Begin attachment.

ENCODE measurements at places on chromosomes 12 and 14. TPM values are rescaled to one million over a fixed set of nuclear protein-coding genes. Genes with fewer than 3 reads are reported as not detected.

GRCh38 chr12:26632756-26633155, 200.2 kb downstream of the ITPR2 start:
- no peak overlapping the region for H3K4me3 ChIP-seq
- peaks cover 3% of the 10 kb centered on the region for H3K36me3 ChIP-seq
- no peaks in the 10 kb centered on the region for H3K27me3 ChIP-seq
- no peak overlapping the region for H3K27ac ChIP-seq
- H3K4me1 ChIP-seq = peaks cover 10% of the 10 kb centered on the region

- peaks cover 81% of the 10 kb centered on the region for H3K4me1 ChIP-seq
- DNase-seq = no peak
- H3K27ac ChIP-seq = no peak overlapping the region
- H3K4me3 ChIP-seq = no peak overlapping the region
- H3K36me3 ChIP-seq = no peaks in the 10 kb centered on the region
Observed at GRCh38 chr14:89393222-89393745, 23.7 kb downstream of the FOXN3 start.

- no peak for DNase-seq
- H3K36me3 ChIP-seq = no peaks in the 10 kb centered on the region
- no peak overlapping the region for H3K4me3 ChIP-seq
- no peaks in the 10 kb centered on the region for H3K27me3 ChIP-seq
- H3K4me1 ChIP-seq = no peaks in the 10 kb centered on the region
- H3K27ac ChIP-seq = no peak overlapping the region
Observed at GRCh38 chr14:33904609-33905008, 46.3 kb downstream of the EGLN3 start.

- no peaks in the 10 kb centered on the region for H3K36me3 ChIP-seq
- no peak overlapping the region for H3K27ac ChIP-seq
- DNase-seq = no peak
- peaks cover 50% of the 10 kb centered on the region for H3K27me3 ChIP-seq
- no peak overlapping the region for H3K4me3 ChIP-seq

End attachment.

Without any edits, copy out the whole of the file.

ENCODE measurements at places on chromosomes 12 and 14. TPM values are rescaled to one million over a fixed set of nuclear protein-coding genes. Genes with fewer than 3 reads are reported as not detected.

GRCh38 chr12:26632756-26633155, 200.2 kb downstream of the ITPR2 start:
- no peak overlapping the region for H3K4me3 ChIP-seq
- peaks cover 3% of the 10 kb centered on the region for H3K36me3 ChIP-seq
- no peaks in the 10 kb centered on the region for H3K27me3 ChIP-seq
- no peak overlapping the region for H3K27ac ChIP-seq
- H3K4me1 ChIP-seq = peaks cover 10% of the 10 kb centered on the region

- peaks cover 81% of the 10 kb centered on the region for H3K4me1 ChIP-seq
- DNase-seq = no peak
- H3K27ac ChIP-seq = no peak overlapping the region
- H3K4me3 ChIP-seq = no peak overlapping the region
- H3K36me3 ChIP-seq = no peaks in the 10 kb centered on the region
Observed at GRCh38 chr14:89393222-89393745, 23.7 kb downstream of the FOXN3 start.

- no peak for DNase-seq
- H3K36me3 ChIP-seq = no peaks in the 10 kb centered on the region
- no peak overlapping the region for H3K4me3 ChIP-seq
- no peaks in the 10 kb centered on the region for H3K27me3 ChIP-seq
- H3K4me1 ChIP-seq = no peaks in the 10 kb centered on the region
- H3K27ac ChIP-seq = no peak overlapping the region
Observed at GRCh38 chr14:33904609-33905008, 46.3 kb downstream of the EGLN3 start.

- no peaks in the 10 kb centered on the region for H3K36me3 ChIP-seq
- no peak overlapping the region for H3K27ac ChIP-seq
- DNase-seq = no peak
- peaks cover 50% of the 10 kb centered on the region for H3K27me3 ChIP-seq
- no peak overlapping the region for H3K4me3 ChIP-seq